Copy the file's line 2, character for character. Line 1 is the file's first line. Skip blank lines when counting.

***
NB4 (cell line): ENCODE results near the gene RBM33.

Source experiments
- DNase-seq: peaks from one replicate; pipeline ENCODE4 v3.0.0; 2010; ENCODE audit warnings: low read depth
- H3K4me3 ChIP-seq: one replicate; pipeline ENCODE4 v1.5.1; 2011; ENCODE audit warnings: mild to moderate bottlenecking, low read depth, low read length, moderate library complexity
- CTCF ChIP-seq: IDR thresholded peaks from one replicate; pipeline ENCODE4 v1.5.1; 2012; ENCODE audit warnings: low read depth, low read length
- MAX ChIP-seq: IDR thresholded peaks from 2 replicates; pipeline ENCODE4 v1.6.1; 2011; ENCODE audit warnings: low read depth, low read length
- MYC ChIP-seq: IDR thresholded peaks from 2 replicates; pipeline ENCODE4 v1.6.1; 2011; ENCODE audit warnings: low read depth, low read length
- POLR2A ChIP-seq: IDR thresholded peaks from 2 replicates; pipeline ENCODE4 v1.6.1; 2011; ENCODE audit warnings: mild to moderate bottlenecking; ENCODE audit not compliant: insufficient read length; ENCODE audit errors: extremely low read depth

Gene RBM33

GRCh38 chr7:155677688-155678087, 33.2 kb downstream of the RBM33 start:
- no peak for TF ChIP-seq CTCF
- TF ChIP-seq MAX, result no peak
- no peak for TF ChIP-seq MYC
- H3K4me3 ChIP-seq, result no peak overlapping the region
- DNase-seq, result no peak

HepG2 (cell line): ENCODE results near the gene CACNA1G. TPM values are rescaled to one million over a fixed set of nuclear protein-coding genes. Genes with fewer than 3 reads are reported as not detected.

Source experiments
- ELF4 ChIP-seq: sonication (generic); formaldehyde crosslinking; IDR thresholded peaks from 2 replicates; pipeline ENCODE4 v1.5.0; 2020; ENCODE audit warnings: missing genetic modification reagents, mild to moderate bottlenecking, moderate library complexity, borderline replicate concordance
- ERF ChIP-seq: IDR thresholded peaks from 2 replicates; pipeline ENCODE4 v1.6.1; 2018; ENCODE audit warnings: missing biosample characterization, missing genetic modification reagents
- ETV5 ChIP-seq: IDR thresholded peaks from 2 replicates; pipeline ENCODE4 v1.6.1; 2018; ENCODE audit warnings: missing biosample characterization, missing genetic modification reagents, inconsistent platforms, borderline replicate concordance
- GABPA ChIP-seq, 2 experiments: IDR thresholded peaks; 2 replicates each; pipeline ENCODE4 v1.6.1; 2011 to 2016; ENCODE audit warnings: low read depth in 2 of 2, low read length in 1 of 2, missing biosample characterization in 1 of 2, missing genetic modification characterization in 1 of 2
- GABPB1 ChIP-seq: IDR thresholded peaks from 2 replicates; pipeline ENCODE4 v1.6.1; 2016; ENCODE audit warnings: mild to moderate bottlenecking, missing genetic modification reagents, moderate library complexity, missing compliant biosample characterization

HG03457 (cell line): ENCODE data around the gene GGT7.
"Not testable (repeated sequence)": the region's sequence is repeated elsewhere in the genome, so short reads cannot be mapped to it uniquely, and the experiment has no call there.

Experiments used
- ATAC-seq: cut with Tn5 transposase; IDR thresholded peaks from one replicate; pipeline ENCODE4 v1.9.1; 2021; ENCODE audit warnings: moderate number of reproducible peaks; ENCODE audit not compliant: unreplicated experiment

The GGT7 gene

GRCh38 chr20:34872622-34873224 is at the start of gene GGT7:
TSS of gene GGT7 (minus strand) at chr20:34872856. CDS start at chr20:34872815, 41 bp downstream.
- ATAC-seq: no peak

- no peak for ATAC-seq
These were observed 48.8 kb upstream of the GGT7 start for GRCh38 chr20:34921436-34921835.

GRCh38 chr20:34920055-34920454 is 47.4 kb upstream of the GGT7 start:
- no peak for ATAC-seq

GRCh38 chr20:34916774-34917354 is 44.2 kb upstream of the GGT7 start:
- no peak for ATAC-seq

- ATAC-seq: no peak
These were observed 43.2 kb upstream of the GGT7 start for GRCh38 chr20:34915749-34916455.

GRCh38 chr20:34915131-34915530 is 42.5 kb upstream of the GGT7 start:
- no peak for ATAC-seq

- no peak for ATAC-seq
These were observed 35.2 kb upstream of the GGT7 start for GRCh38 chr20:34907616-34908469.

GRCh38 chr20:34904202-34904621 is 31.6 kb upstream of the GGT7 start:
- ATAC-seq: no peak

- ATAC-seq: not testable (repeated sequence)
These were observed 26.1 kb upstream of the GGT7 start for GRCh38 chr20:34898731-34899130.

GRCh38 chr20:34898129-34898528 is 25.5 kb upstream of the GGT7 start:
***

Source experiments